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Burghley House in Stamford, Lincolnshire was the location chosen to represent Rosings, Lady Catherine de Bourgh’s home in the 2005 film adaptation of Pride and Prejudice. It might at first appear to have been an odd choice. Rosings in the text is clearly referred to as a modern house-

It was a handsome modern building, well situated on rising ground

-all done no doubt to subtly throw doubt on the age of Sir Lewis de Boughs “noble” origins.  Burghley is so obviously an Elizabethan house, built in the late 16th century for Queen Elizabeth I’s loyal minister, William Cecil, and therefore could never have been thought of as “new” in 1796 ,when this adaptation was set.

However, it was convenient. It is to be found on the outskirts of the town of Stamford, which was the real town used as the setting for Meryton in the film (and which I have previously written about here and here)

In this first post of three about Burghley and Pride and Prejudice, I will write about one of the rooms used in the adaptation…the  Heaven Room.

This was the setting for Lady Catherine’s drawing-room at Rosings…

where Elizabeth is introduced to a rather formidable Lady Catherine in the company of Charlotte and Mr Collins…and unexpectedly meets Mr Darcy and Colonel Fitzwilliam , Lady Catherine’s nephews, who were also staying there…

…and where after dinner, we learn that Anne de Bourgh doesn’t play due to her delicate health…

But eventually Elizabeth is persuaded to play..though she does so  very indifferently and with a very bad grace….not performing to strangers, indeed.

The Heaven Room,where these scenes were filmed is simply an astounding room.  It is almost totally painted,

all the walls and ceiling,with roundels executed in grisaille over the entrances.

Seen in bright sunlight-as on the day I took my photographs- it all encompassing effect is almost overwhelming…

The gods and goddesses disporting themselves amidst tromp l’oeil columns and pediments, the sky seamlessly merging with the painted walls…

…a magically painted rainbow cutting through the scene on the right.

The room was painted by Antonio Verrio, the celebrated Italian muralist,who was patronised by  Charles II (my hero)and James II, creating painted interiors at Windsor Castle and Hampton Court Palace but who later fell out of court favour with the accession to the throne of William III.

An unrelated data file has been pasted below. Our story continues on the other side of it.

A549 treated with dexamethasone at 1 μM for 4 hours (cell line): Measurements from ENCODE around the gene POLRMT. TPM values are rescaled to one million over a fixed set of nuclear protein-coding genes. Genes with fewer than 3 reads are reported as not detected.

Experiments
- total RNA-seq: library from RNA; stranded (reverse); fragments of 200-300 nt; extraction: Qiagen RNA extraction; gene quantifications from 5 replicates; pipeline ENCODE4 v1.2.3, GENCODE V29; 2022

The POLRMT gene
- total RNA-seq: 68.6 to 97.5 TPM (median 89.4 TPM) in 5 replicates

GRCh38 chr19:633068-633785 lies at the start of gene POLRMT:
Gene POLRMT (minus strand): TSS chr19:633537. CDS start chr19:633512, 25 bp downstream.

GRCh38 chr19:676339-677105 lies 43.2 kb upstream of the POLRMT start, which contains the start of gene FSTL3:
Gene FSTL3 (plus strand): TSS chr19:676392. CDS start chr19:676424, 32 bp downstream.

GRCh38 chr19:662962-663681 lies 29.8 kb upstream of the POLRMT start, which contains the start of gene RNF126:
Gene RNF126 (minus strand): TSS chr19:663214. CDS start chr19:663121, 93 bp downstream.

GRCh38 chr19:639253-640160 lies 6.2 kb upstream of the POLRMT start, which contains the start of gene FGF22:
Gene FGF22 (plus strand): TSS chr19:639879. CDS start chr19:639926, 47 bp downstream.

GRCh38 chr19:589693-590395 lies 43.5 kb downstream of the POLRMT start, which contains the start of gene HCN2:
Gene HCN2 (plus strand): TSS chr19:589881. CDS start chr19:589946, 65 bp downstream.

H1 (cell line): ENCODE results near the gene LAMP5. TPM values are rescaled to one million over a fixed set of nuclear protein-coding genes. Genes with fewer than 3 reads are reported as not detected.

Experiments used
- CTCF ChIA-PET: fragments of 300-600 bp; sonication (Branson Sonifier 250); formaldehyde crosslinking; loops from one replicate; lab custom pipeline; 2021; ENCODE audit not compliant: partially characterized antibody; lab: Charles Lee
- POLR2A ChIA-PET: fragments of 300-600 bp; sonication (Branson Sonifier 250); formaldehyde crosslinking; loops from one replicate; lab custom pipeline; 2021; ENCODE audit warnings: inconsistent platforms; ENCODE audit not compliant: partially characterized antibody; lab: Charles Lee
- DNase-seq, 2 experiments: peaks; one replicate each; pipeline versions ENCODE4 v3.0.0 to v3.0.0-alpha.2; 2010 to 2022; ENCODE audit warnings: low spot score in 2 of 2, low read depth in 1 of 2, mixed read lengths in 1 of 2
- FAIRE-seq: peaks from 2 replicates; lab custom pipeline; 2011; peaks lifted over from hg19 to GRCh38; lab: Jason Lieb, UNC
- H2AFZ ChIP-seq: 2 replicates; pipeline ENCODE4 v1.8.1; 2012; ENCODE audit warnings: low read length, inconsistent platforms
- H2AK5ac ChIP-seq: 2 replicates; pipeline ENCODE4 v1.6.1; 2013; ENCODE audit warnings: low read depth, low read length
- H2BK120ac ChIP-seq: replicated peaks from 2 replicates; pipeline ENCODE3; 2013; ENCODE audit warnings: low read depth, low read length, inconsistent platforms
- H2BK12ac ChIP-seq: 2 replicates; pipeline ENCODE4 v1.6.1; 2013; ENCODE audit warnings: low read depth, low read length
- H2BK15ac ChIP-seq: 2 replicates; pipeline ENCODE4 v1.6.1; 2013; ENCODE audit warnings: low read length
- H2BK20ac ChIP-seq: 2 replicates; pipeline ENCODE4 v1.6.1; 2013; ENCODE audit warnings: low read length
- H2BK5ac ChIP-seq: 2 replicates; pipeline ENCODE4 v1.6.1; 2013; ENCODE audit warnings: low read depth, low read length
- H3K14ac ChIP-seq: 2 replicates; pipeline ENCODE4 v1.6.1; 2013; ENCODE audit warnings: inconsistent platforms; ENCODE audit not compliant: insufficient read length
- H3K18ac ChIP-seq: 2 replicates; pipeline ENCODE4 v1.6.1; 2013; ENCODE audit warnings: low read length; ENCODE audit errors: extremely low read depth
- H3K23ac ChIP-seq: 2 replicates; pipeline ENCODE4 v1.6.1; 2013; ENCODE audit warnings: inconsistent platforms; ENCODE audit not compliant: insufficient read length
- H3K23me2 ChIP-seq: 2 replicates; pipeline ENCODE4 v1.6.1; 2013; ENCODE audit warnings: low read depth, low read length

He stayed at Burghley for some considerable time, painting these magnificent rooms, becoming part of the 5th Earl of Exeter’s social circle, even joining an informal gentleman’s private drinking club known as the Little Bedlam Club, based at Burghley and whose other members included the portraitist Sir Godfrey Kneller and the Earl himself. The club was well named in Verrio’s case ( the rules of the club are still on display in the Billiard Room in the House) for he was(and still is!!) known for causing havoc in the nearby town of Stamford running up tremendous bar bills and gaming debts and “wenching” in a rather George Wickham-like manner. intriguingly he included a portrait of himself in this room, and here it is in close up below….

He is shown without his usual Baroque wig , sketching while sitting in the forge of the cyclops, which you can see to the right of the centre section, shown below the falling rainbow.

Obviously it was logically too hot to wear a wig in such circumstances…

Choosing such grand and Baroque interiors certainly contributed to the impression of the grandness  of Lady Catherine’s social situation in this film, emphasising the social gulf between Elizabeth Bennet and Darcy’s family and relations, though a modern interior for the time would have been more appropriate, in my opinion.

I should like to thank the Trustees of Burghley House Preservation Trust , Phillip Gompertz, the house manager  and the room Stewards for all their assistance , kindness and for granting me permission of photograph the Heaven Room. And also for allowing me to reproduce images 2-5 in this post. Burghley is a magical house, with stunning interiors( more on these in the next post) marvellous grounds  and above all a happy atmosphere throughout all the house and the parts of the estate open to the public. If you can,  do go and visit, for its welcome is always warm and the contents are always amazing to see, with something new to discover on every trip.

Next in this series, The Bow Room, used as Lady Catherine’s dining room.

Sudbury Hall in Derbyshire was used for the interior shots of Pemberley House in the BBC’s 1995 adaptation of Pride and Prejudice. We learnt  in our post here of the rooms used  by the BBC on the ground floor of Sudbury; the entrance passage, library and saloon, but today’s post concentrates on the last room on the ground floor to be used; indeed, it is the room that links the ground and the first floors of the house, The Great Staircase.

(©National Trust)

It is in the Great Staircase that Mrs Gardiner spots the miniature of Wickham, still on display, not on the walls of the family dining room, as in the book, but in a vitrine.

This is the approximate position of the vitrine, now taken by a 17th century side table.

And it is in the Great Staircase room that Mrs Reynolds learns that Elizabeth is already acquainted with Mr Darcy – a little– and Mrs Gardiner begins to suspect that something is not quite right with George Wickham…..